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Md. Firm Files to Limit Google Trademark
Company With 'Googles' Characters Claims Children's Market Is Its Domain


_____Google In The News_____
Microsoft Enters Search Market (The Washington Post, Jul 1, 2004)
Pressure on Google to Go Public Reflects Focus on Short-Term Gain (The Washington Post, Jun 29, 2004)
Following a Rich Tradition (The Washington Post, Jun 24, 2004)
Complete Coverage: Google
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First Avenue Buys Teligent For $105 Million in Stock (The Washington Post, Jul 9, 2004)
Titan Warns of Second-Quarter Loss, Says It Will Sell Datron (The Washington Post, Jul 9, 2004)
High-Tech Mapping Streamlines City's Bulk Trash Pickups (The Washington Post, Jul 8, 2004)
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By Anitha Reddy
Washington Post Staff Writer
Thursday, July 8, 2004; Page E05

"Google" has become synonymous with "search" for many Web surfers, but Steven A. Esrig wants 3-year-olds everywhere to think of Googles as furry, potbellied, four-eyed aliens from the planet Goo.

Esrig heads Stelor Productions Inc., a Darnestown company that runs a Web site for preschoolers called The private company says it registered the Web site featuring its animated creatures several months before was established in 1997 and is now trying to stop the leading Internet search engine from developing new products or services for children.

Stelor Productions filed documents with the Commerce Department's Patent and Trademark Office yesterday opposing an application from Google Inc. to broaden its trademark rights. Stelor said the similarity between the names is driving away potential investors and confusing customers. The company is challenging the search engine's request to use the Google name on children's books and other items, such as umbrellas, mouse pads and tote bags, that "are not expressly limited to adults."

"We want them staying out of the children's space," Esrig said. "Anything that could potentially be a children's item as far as I'm concerned is legally ours."

Stelor's complaint, which was reported in the Wall Street Journal, comes as the popular search engine, based in Mountain View, Calif., prepares for an initial public offering expected to raise $2.7 billion. The search engine's name is a take on "googol," the mathematical term for a one followed by a hundred zeros, and alludes to the overwhelming amount of information on the Internet.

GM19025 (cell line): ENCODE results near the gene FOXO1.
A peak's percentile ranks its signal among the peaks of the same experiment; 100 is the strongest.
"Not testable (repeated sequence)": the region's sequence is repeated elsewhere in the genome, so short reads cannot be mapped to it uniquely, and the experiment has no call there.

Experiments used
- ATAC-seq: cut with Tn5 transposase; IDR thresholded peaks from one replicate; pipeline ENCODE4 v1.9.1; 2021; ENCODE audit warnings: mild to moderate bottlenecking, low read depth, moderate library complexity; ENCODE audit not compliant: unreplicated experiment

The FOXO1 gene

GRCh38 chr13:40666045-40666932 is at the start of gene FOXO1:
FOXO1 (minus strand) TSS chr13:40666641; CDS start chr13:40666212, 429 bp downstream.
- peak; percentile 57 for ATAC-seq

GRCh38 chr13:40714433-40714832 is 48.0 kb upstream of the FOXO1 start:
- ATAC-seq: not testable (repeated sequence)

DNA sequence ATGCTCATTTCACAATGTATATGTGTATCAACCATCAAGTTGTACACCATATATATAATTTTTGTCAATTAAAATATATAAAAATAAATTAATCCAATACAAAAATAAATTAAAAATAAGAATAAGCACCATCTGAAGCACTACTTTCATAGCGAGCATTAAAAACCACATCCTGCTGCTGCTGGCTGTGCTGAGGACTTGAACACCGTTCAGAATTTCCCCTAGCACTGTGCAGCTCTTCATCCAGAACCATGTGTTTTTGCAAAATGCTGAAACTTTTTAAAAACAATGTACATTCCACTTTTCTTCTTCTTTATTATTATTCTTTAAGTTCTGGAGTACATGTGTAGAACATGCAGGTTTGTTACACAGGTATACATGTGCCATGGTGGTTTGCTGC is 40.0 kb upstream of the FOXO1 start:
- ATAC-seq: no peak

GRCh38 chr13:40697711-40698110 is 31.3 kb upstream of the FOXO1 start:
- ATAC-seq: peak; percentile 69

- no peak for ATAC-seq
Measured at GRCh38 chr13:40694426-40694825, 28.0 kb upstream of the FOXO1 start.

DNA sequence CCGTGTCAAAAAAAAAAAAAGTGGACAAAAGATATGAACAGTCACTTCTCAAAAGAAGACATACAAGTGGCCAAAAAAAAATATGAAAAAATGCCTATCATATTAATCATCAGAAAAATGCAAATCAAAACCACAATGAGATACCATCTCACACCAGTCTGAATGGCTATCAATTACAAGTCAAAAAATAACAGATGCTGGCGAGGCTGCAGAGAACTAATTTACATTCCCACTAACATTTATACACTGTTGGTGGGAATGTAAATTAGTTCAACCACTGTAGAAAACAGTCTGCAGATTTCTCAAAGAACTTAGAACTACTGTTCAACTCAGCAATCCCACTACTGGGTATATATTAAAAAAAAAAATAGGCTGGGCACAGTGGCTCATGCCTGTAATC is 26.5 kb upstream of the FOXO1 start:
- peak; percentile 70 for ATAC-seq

A spokesman for Google declined to comment. But a statement in the company's filing to issue public stock touched on the general problem: "From time to time, we receive notice letters from patent holders alleging that certain of our products and services infringe their patent rights. Some of these have resulted in litigation against us."

Esrig said he wants to coexist with Google and has suggested that become the children's arm of the search engine company. "The 's' could be for 'safety,' " he said.

His free Web site offers games, message boards and music related to the Googles characters. The site, which requires visitors to log in with a password, has 130,000 registered users, according to the company. Google says it is used by more than 80 million people a month.

Esrig's Web site assigns one of its seven full-time employees to answer e-mails from children curious about the Googles characters, but its inbox is inundated with thousands of e-mails a month from visitors angry that they "can't search for a cheesecake recipe," Esrig said. The company has created a filter Web page that asks "Are you looking for us?" before letting users enter the site.

Stelor Productions also is asking the trademark office to cancel Google's trademark giving it the sole right to offer e-mail and search engine services under the Google name. Although Google Inc. has never threatened to stop Stelor Productions from offering a Googles e-mail service, the company wants to be sure that Google can never challenge its right to do so, said William M. Borchard, attorney for Stelor Productions. Home

© 2004 The Washington Post Company

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